The shoulder is a ball and socket joint and the space between the ball and socket is call the subacromial space. Limited shoulder internal rotation usually stems from muscle and capsule tightness on the back of the shoulder (posterior). This restriction decreases the subacromial space, especially in the overhead position. The rotator cuff tendons are located in the subacromial space and can become compressed if space is limited. External rotation strength is achieved by a properly functioning rotator cuff. The rotator cuff is responsible for controlling the position of the shoulder joint as the arm moves through range. Specifically, the rotator cuff keeps the ball centered in the socket. External rotation weakness leads to shoulder injury because it is an indication that the rotator cuff is not functioning correctly.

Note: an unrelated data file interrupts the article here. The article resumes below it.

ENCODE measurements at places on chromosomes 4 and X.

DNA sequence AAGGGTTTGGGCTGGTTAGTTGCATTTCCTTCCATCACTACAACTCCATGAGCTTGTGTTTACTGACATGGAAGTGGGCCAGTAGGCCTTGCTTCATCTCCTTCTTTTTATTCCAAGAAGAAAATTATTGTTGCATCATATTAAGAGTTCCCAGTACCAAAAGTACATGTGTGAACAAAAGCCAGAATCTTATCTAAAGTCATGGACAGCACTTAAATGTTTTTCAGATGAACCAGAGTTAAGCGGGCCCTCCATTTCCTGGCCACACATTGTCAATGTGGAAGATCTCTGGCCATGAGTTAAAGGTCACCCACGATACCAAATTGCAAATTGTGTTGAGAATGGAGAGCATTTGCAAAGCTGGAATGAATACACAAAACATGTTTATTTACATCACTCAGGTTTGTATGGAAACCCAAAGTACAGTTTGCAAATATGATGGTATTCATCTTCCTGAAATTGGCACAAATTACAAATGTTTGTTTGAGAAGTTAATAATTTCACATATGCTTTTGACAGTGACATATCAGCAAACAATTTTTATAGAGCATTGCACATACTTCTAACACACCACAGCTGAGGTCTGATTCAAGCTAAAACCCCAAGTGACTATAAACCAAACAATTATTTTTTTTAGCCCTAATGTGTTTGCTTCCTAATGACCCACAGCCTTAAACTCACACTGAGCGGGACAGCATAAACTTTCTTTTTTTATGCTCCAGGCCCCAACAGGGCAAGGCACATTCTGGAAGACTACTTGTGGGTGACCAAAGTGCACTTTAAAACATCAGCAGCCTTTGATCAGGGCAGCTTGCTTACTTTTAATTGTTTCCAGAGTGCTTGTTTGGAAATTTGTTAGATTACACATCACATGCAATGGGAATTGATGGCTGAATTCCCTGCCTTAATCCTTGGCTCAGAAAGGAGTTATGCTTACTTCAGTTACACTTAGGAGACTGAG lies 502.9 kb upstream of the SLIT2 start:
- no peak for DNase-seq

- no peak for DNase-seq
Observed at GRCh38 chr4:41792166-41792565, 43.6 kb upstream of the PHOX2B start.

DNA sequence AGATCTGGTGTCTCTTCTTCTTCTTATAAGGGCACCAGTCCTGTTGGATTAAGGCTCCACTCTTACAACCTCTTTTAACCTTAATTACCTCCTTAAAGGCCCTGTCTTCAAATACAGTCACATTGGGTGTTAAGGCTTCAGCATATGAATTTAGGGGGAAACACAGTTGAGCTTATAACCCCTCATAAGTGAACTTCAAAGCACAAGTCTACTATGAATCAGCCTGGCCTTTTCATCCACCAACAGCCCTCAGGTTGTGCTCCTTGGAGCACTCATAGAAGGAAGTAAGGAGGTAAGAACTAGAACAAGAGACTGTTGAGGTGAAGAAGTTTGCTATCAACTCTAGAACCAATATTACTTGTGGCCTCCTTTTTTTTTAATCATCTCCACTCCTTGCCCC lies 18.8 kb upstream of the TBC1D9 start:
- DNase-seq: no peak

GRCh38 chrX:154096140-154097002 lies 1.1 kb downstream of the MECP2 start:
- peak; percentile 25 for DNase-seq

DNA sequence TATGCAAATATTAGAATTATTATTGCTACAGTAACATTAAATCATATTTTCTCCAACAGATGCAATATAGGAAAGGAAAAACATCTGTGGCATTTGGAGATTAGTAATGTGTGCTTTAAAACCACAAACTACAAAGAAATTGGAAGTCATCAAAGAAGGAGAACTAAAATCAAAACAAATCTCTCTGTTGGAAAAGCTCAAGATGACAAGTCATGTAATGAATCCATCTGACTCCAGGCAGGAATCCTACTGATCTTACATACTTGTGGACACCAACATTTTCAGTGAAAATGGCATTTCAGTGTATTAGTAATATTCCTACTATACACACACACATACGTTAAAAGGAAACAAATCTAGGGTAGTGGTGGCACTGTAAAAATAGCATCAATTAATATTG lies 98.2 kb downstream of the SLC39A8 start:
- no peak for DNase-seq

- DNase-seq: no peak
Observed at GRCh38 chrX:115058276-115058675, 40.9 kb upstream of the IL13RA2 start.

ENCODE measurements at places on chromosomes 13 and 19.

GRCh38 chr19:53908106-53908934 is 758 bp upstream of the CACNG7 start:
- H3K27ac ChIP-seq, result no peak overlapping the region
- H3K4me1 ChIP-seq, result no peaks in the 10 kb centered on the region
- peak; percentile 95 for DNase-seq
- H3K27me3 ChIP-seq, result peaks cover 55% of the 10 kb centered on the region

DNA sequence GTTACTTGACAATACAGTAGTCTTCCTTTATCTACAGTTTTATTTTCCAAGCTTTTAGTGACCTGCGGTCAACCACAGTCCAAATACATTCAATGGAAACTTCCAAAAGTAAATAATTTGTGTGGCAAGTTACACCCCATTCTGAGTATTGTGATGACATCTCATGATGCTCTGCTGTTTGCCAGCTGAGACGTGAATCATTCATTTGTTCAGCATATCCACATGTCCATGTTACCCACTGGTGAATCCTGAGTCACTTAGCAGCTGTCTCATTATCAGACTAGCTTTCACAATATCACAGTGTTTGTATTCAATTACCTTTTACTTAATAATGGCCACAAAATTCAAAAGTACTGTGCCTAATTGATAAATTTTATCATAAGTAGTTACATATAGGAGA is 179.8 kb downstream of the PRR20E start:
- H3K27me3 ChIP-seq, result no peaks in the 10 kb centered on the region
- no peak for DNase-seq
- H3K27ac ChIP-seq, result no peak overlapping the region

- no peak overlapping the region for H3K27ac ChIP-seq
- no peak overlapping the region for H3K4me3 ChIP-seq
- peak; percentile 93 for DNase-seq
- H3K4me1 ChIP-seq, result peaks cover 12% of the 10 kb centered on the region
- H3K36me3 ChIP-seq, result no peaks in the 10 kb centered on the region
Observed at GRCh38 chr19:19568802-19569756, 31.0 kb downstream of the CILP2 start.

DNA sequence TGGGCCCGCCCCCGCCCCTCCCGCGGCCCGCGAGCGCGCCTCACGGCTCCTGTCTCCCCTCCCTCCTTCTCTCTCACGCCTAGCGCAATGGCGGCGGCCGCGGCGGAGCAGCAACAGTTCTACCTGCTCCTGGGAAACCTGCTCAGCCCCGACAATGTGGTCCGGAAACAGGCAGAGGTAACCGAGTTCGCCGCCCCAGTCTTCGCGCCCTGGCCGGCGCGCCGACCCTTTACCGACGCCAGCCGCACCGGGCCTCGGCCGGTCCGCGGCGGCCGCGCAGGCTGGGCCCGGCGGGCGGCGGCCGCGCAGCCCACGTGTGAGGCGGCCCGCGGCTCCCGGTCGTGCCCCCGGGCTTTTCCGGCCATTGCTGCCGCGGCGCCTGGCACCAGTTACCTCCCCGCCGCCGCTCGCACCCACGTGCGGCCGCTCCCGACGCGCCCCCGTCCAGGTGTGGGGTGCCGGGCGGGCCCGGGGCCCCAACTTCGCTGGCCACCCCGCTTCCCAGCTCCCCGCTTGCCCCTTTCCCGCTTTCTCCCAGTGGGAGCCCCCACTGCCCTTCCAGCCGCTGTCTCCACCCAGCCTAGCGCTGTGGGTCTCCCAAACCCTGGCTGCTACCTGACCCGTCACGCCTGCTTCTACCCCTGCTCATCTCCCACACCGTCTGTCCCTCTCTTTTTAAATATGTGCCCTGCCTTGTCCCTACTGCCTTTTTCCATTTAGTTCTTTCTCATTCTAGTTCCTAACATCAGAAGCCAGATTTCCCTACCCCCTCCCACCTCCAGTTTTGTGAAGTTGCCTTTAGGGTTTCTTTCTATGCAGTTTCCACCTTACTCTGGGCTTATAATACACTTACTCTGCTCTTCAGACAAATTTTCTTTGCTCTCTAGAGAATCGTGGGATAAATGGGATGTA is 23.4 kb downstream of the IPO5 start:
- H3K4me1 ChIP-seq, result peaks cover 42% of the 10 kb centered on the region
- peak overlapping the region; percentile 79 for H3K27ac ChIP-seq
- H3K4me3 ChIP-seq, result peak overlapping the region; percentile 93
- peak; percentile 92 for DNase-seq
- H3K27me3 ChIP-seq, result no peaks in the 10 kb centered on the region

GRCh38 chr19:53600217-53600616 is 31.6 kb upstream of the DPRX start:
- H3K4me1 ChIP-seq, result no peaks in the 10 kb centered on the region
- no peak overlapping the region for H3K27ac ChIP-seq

Related Article: Vibration & Elastic Band Exercises On Shoulder Strength
The shoulder blade (scapula) provides the foundation for the arm to move on so the muscles that control scapular movement need to be working adequately. To decrease the risk of injury, it is important to improve shoulder range of motion and build strength in the rotator cuff and scapular muscles. Each of these factors can be addressed through exercise.
Exercises to Prevent Shoulder Injuries
To improve shoulder internal rotation:
Lie on your side with your arm bent at shoulder level. Push your hand toward the bed. Hold 10 seconds, 10 times.
Pull your arm across your body and push the elbow toward the bed. Hold 10 seconds, 10 times.
To strengthen the rotator cuff:
The rotator cuff is strengthened with rotational exercises. Use a theraband for resistance and rotate your arm in and then in the opposite direction away from your body. Keep your elbow at your side and shoulder blades squeezed together. Perform 3 sets of 15.
Lie on your back with a band tied around your foot with your knee bent. Move your arm to shoulder level. Rotate your arm so it is flat on the ground. Maintain this position while you straighten out your knee. Slowly let your hand comeback to the starting position. Perform 3 sets of 15.
To strengthen the scapular muscles: